Author(s): Wong SY, Hynes RO
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Abstract The formation of distant metastases is the deadliest phase of cancer progression. Although numerous studies have identified genes and mechanisms that affect metastasis after tumors have reached secondary sites, our knowledge about how cancer cells initially gain access to systemic circulation is limited. Since tumors can enter the blood directly by intravasating into venous capillaries or indirectly via lymphatics, it is important to evaluate the relative contributions of both pathways as routes of egress from the primary site. Insights into tumor and stromal factors governing the intravasation process may help explain why certain tumors exhibit "preferred" pathways for metastatic dissemination, both clinically and in experimental animal models.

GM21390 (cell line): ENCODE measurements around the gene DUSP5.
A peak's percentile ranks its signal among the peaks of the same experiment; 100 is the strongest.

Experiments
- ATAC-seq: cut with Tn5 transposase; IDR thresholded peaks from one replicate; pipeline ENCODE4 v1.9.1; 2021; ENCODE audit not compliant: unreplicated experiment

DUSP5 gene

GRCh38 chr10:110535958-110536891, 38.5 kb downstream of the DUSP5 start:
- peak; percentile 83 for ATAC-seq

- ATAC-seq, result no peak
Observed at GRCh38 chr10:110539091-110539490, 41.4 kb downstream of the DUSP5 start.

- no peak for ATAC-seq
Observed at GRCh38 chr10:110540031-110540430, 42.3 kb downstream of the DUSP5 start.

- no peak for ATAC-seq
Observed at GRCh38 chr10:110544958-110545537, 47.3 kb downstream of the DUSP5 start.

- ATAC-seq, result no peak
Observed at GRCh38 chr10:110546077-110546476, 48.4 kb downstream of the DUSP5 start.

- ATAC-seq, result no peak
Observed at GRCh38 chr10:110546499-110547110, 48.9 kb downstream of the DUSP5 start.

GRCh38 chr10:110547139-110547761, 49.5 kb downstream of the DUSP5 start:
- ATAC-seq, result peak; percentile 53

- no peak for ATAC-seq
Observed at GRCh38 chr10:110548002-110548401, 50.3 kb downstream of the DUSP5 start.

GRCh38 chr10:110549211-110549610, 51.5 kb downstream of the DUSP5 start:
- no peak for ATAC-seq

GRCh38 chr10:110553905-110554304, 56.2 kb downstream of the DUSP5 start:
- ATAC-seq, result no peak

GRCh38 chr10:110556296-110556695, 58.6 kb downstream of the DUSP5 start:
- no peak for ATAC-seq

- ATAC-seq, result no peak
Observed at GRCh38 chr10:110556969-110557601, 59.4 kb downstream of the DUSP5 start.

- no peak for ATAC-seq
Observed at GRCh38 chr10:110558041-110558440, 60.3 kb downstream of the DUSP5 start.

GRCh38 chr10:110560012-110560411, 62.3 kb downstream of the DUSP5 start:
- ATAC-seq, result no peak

This article was published in Cell Cycle
and referenced in Journal of Carcinogenesis & Mutagenesis